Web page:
Hell’s most covered song, “Time,” provides the album’s most poignant moment, as the then thirty-something songwriter opined, “Only time can write a song that’s really really real / The most a man can do is say the way its playing feels / And know he only knows as much as time to him reveals.” Listening to him sing the lyrics nearly three decades later on Repaired is to hear a writer taking a note from his younger self, a reminder that every age is a way-station, informed by life to that point, but never fully realized. It’s a fascinating example of prophecy colliding head-on with memory.

The bonus tracks include the Nick Lowe-produced B-side “I’m Your Man,” the 1980 single version of “Time” and its flip “Don’t Die,” an unreleased album version of “Don’t Die,” demos of album tracks (“Going Going Gone” and “Ignore That Door”) and songs that didn’t make the album (including a cover of Fats Domino’s “I Lived My Life”), and a teary live take of “Time” performed by Hell and guitarist Ivan Julian at Robert Quine’s 2004 memorial. Altogether, this is a well-deserved accounting of an album that was well reviewed upon release, but overshadowed in public memory by its predecessor. The original retains its primal charm, Remixed refines the sound, Repaired layers the artist’s memories of his vision upon the foundation, the bonus tracks add color, and Hell’s liner notes tie it all together. This a must-have for Richard Hell fans, as well as those just discovering the original gem. [©2021 Hyperbolium]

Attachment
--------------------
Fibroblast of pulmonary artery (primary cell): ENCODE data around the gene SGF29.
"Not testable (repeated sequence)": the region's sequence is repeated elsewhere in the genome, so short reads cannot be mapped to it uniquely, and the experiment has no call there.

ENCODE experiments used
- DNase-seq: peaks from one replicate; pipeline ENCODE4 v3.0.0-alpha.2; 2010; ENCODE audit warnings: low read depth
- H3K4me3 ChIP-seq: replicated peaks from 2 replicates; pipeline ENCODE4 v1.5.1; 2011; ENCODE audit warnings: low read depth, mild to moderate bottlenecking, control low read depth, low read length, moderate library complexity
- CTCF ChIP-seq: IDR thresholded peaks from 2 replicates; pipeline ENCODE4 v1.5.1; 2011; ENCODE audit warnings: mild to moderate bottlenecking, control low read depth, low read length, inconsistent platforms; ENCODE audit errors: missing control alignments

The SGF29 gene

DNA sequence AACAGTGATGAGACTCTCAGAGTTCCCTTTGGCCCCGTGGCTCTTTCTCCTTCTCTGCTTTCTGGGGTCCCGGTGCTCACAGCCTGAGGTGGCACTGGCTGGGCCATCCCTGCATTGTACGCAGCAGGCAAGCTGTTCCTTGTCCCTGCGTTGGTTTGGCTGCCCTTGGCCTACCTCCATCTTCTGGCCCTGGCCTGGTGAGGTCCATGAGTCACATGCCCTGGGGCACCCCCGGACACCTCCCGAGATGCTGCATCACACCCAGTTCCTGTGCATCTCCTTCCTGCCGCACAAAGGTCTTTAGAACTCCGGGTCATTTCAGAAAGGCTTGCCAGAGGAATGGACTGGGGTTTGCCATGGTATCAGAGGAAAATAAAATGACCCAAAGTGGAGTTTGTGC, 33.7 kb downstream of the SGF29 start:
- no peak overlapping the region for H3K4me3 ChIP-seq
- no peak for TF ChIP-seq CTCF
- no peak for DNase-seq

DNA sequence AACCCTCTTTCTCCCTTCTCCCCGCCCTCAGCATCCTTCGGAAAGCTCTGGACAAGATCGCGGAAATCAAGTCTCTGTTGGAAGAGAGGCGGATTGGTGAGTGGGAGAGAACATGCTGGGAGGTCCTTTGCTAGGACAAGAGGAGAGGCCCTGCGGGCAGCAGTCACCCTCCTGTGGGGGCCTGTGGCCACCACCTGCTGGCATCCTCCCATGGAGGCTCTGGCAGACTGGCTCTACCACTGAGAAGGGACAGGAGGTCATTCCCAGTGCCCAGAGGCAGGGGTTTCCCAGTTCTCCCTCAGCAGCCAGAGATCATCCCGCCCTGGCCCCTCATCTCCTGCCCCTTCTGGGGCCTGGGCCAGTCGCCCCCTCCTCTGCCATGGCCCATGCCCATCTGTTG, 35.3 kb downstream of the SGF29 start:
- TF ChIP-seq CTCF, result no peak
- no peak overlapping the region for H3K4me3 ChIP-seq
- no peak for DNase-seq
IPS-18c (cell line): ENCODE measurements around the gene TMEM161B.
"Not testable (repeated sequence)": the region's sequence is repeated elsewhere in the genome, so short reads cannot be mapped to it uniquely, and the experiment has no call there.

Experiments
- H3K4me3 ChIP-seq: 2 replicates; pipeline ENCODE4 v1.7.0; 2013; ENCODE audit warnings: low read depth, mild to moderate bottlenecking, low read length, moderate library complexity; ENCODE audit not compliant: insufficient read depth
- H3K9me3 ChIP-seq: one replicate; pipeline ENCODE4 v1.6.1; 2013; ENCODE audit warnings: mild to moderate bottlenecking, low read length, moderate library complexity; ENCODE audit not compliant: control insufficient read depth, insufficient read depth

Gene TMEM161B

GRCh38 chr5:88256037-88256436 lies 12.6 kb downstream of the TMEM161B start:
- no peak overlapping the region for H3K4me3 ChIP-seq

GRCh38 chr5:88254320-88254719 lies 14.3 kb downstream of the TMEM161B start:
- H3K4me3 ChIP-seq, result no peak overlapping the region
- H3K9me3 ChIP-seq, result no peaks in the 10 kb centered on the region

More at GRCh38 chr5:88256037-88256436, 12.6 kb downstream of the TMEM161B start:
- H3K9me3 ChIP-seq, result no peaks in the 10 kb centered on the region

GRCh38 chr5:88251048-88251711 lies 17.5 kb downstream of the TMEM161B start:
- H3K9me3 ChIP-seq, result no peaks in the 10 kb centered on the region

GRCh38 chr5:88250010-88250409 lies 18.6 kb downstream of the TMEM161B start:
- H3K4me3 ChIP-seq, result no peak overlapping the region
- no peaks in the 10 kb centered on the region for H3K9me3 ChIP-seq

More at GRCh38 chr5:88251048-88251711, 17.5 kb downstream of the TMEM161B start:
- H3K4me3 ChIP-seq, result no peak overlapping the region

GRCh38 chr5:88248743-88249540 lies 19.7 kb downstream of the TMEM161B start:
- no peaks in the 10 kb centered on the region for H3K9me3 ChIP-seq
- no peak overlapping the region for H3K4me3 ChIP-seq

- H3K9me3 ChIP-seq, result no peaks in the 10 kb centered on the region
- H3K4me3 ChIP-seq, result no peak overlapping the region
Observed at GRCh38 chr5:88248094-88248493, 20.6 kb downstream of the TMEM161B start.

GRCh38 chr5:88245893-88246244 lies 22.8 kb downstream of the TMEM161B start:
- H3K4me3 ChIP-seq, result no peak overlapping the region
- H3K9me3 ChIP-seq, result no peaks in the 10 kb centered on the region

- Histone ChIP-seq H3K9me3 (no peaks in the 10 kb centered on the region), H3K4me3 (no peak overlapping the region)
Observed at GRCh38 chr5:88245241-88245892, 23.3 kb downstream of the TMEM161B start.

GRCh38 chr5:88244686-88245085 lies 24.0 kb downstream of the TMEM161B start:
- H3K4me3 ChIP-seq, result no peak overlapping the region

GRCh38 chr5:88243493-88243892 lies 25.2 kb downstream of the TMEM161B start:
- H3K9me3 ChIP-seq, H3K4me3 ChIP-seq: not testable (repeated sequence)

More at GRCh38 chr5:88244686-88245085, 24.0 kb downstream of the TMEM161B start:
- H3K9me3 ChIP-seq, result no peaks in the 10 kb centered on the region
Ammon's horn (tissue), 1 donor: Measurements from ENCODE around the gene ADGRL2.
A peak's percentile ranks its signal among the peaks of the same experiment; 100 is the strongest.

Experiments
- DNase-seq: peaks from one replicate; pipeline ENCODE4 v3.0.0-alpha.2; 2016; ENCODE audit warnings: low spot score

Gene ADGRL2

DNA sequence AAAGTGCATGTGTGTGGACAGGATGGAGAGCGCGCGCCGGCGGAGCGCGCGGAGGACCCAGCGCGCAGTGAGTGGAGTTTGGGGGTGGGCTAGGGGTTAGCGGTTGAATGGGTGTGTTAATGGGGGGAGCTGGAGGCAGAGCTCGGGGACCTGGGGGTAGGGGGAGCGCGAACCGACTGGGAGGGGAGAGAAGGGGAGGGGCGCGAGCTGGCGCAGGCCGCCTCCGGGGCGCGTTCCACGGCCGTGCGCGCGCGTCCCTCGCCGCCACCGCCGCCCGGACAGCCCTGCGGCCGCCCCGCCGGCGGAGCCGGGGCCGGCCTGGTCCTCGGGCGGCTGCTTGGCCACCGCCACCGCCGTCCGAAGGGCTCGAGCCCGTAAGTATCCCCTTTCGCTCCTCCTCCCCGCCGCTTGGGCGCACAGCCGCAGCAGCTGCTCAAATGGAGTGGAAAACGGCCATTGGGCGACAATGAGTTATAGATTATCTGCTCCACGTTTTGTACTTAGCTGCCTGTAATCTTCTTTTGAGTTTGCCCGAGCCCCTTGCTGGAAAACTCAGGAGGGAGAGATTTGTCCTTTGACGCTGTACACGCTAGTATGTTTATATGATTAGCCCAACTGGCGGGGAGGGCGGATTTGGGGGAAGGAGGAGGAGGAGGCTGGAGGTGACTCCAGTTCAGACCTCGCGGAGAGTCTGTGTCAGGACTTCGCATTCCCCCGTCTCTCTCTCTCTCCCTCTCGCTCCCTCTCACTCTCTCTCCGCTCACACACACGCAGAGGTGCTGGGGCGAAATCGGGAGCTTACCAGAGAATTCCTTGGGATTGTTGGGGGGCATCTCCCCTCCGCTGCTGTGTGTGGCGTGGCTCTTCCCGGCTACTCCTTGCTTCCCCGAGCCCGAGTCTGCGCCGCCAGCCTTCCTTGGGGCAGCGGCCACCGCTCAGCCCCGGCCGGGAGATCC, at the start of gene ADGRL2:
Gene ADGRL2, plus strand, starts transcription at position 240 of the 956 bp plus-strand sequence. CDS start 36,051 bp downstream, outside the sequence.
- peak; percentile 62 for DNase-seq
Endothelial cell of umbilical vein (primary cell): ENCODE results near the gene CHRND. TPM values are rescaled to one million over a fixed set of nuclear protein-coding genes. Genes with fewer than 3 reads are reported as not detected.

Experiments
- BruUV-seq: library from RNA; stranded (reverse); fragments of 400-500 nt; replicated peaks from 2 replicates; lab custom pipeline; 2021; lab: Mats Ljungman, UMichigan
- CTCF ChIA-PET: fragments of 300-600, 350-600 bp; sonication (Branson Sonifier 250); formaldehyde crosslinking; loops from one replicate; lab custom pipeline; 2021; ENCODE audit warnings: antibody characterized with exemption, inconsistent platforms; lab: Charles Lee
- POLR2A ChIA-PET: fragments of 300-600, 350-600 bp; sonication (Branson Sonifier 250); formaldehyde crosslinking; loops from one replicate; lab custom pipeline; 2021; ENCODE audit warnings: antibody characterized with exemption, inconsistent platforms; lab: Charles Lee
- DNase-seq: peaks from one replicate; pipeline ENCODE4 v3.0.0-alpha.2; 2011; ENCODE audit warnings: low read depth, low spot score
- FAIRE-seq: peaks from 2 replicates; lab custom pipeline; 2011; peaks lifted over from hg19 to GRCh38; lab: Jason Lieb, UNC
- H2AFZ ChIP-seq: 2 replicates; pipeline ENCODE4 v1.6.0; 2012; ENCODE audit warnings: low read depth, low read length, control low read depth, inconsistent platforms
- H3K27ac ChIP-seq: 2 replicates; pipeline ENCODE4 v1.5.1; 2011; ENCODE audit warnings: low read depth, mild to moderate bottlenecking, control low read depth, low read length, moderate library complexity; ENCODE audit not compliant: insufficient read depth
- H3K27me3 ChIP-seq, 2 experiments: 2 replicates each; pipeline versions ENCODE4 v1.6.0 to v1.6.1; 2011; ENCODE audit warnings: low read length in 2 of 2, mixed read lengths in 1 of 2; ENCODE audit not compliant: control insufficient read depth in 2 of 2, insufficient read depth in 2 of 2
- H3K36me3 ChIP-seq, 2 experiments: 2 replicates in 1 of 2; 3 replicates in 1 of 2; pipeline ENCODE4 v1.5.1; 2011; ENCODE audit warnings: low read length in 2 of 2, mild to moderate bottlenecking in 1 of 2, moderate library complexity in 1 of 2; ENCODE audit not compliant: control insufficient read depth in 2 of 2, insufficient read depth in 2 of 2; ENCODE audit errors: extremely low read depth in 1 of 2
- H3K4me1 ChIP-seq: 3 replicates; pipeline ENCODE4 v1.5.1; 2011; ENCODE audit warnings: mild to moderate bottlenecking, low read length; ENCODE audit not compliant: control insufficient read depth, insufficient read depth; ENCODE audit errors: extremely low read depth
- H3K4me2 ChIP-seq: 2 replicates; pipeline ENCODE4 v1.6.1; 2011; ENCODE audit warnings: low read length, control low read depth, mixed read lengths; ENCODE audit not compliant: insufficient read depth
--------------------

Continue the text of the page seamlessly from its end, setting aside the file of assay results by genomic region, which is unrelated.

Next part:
Richard Hell’s Home Page

Mister Rogers: Bedtime / You’re Growing / You Are Special / Coming and Going

Thursday, December 31st, 2020

Reissues of four albums of acceptance and empowerment